Pevsner Professor of History of Art at Birkbeck, University of London
Lynda Nead is Pevsner Professor of History of Art at Birkbeck, University of London. She has published widely on many aspects of the history and theory of visual media. Her books include The Female Nude: Art, Obscenity and Sexuality (Routledge, 1992); Victorian Babylon: People, Streets and Images in Nineteenth-Century London (Yale University Press, 2008) and The Tiger in the Smoke: Art and Culture in Post-War Britain (Yale University Press, 2018). She is currently working on a book called British Blonde which is about femininities and visual culture in Britain 1945-1970. Lynda Nead is a Trustee of the V&A and a member of the Research Advisory Council of the Museum of London and of the Advisory Council of the Paul Mellon Centre for Studies in British Art. She is a Fellow of the British Academy, the Royal Historical Society and the Academia Europaea.
Modern, Excessive and Pleasurable: The Female Body in 1950s Britain
In the late-1940s and 1950s the commodified and sexualized image of American blonde glamour crossed the Atlantic and was given a very distinctive British twist. British Blonde draws on but is unlike American Blonde; while it uses many aspects of its styling (body shape, hair, cosmetics, dress, jewellery), it is placed within a different cultural tradition of music hall, comedy, sex, class, race and respectability that transforms its American source into the expression of British national values and ideologies.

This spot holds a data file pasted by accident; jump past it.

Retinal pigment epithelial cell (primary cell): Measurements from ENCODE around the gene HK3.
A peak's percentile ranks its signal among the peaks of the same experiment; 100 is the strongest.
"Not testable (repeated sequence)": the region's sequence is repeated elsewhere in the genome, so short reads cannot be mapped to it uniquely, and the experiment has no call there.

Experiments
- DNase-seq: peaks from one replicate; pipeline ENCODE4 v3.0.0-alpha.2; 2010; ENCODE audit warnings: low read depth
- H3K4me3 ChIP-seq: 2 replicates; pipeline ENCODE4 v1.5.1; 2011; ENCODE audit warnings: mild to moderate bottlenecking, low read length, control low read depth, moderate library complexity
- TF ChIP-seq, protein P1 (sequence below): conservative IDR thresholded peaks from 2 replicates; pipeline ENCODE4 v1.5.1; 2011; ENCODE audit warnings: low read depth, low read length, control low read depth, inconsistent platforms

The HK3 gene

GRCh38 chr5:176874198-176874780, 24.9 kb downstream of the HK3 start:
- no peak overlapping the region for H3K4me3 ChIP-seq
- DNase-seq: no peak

The lecture takes as its starting point the August 1956 cover of Picture Post. Published in the middle of the Suez crisis, it shows the British film and theatre actress, Diana Dors, in her persona as the ‘British Marilyn’, the culmination of the migration of a US, Hollywood-style glamour to Britain. Glamour and sexualized femininity was part of a larger passage of commodities across the Atlantic in this period, but in the process something important happens: Blonde become British; Marilyn Monroe becomes Diana Dors, the pin-up girl of the Suez Crisis. Red lipstick, gold cuff and bullet-shaped breasts - the distinctive blonde body of the 1950s; curvaceous and opulent, this body seems the perfect corporeal expression of the emerging affluence of Britain in this period.
The female body in 1950s Britain is bounded, moulded and given form but also seems in excess of frames and two-dimensional containment. Modern, excessive and pleasurable: the lecture looks at the visual construction of this female body and its representation in media technologies such as 3-D and Cinemascope and the fearful nature of the female body beyond the frame.
Many of the images and objects that will be considered here are popular and everyday and pose the question of how we address the banal in history and what histories apparently trivial forms can release when used as a lens for cultural history.
ASSOCIATION FOR ART HISTORY